This morning I awoke with a stomach ache.
Normally I have the constitution of an ox, but everyone has an off-day. Something I ate the night before must have disagreed with me, or perhaps a particular bacterium in the labyrinth of my intestines found a way to be fruitful and multiply to the detriment of its ecosystem. I don’t care to speculate.
Whatever the underlying cause, I heard my alarm go off, and in the time it took to silence its shrill nagging –before my eyes were even open– I was immediately aware that I was uncomfortable.
To be honest, I was more than just uncomfortable: I was in something approaching real pain, and for a moment of groggy panic I felt helpless and hopeless, as if this sensation in my belly was a reinvented status quo, an unwelcome new forever as fixed and eternal as the stars themselves.
Then it happened: There is a transitory period after sleep but before true wakefulness where one can make a leap of pure imagination as easily as flipping a switch on a wall can illuminate a room. I had such a flash of insight this morning.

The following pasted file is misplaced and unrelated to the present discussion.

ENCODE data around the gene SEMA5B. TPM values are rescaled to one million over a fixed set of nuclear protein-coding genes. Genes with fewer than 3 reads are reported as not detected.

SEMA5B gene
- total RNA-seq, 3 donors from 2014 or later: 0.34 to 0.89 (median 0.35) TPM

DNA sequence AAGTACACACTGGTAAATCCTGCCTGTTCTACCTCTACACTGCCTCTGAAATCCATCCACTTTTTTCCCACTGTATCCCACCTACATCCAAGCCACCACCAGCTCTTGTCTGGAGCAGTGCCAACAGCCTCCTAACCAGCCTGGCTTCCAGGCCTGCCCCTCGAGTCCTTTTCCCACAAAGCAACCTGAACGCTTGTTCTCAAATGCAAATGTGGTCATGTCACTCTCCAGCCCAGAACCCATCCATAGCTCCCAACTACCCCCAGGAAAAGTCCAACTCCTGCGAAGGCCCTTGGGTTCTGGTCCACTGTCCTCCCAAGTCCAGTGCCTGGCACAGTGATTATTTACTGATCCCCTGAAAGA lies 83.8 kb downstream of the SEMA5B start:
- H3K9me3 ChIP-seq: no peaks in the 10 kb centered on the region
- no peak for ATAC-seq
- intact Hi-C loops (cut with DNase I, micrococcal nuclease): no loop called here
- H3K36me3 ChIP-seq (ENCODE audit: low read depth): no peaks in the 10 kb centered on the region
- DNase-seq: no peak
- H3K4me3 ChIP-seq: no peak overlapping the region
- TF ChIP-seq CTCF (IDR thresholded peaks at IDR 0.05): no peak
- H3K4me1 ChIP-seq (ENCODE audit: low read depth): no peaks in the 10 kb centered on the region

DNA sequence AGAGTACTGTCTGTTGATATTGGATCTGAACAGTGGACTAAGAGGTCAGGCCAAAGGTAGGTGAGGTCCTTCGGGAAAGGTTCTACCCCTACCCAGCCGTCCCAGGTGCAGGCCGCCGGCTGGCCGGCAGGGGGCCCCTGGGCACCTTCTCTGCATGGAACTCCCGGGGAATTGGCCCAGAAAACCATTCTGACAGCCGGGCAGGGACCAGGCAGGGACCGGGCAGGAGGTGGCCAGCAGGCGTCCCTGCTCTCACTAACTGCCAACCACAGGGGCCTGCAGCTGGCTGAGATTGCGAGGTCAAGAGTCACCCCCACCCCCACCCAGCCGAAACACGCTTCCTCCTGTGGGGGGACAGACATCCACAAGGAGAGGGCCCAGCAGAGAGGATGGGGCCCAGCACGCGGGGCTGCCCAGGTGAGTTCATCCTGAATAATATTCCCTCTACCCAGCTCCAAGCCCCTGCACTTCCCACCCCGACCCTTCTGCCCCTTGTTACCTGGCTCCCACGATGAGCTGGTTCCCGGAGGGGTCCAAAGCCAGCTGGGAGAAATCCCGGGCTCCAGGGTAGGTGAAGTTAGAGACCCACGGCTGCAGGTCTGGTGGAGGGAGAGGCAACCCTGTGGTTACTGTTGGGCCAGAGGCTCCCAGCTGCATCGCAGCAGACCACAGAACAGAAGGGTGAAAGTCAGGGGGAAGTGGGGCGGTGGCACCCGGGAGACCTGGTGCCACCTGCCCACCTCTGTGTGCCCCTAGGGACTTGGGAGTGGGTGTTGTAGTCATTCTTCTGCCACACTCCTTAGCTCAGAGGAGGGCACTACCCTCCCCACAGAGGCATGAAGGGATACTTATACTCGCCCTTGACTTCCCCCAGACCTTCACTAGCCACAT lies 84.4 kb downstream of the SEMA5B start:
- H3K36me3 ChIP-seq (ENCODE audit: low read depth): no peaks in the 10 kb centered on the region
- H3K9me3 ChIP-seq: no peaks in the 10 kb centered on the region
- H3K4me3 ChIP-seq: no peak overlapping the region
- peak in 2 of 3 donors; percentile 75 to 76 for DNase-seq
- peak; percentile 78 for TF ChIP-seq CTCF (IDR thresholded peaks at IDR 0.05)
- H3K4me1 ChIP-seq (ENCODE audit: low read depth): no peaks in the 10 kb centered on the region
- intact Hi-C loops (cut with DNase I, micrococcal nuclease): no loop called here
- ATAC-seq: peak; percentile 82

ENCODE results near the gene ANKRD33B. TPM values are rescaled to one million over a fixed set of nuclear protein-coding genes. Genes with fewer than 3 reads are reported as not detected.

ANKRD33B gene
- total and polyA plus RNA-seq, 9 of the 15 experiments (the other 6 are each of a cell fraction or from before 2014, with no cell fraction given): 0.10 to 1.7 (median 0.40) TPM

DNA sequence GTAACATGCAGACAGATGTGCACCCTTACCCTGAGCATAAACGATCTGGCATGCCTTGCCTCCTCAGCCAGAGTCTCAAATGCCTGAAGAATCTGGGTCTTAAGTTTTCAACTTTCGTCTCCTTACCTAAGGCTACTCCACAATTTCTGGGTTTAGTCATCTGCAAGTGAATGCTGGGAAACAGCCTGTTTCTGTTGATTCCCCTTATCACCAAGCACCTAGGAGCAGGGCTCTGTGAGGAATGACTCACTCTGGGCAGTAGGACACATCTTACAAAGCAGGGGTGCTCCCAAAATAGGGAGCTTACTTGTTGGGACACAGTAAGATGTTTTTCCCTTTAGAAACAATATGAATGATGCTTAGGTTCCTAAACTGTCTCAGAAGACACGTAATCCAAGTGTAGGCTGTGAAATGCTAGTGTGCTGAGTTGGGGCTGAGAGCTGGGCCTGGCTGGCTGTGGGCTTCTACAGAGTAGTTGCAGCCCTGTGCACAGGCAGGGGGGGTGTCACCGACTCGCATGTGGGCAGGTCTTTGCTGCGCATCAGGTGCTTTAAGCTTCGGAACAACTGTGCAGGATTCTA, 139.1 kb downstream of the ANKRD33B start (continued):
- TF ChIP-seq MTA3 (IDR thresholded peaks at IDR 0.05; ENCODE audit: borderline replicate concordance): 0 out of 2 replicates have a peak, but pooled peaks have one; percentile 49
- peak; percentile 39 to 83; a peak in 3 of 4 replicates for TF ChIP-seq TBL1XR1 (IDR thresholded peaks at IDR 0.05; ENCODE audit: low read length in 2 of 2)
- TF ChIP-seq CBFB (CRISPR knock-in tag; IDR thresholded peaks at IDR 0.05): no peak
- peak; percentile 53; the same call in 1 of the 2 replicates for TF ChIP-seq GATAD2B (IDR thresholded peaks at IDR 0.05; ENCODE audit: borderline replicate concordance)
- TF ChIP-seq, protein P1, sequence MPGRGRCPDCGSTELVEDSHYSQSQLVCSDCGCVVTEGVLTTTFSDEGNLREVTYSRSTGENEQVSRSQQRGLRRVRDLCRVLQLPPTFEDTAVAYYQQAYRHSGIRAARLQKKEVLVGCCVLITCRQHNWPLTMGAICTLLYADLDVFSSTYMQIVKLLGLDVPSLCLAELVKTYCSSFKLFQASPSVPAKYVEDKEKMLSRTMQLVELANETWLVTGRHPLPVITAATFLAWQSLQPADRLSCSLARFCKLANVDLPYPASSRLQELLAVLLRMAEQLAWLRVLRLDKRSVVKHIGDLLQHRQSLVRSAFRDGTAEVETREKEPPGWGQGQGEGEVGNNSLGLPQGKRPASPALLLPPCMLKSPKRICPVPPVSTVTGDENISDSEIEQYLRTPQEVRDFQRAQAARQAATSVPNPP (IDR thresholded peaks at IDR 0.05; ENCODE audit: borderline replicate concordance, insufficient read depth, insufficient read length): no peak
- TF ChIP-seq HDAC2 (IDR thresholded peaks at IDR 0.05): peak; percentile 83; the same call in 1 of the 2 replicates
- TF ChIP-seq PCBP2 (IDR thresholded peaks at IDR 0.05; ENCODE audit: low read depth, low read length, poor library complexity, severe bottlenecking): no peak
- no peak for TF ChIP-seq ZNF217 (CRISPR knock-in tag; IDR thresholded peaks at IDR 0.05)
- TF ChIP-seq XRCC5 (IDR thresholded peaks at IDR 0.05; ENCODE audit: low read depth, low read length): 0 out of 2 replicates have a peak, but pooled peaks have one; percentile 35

For an aching instant of self-indulgence I created a nostalgia for a time extrapolated from the earliest moments of our common but forgotten shared experience. My thoughts lingered longingly and lovingly on the concept that were I still an infant in the cradle, I would be perfectly within my rights to cry at the top of my lungs, and that sound alone would provide the answer to my discomfort.
What am I talking about? Let’s take my premise and extend it to its logical conclusion: Were I to cry –not just like a baby, but as a baby– eventually someone infinitely bigger and stronger and older and wiser than I am would come into the place above my contorted, emoting face. Between my screwed-up eyelids and through my tears I would see this giant try to comfort me. Over my blubbering I would hear cooing and clucking and shooshing designed only to soothe my need for sonic output and compensate for the still-unknown root of my grievance with the cruel universe that was inflicting physical anguish and woe upon my selfish and petulant self.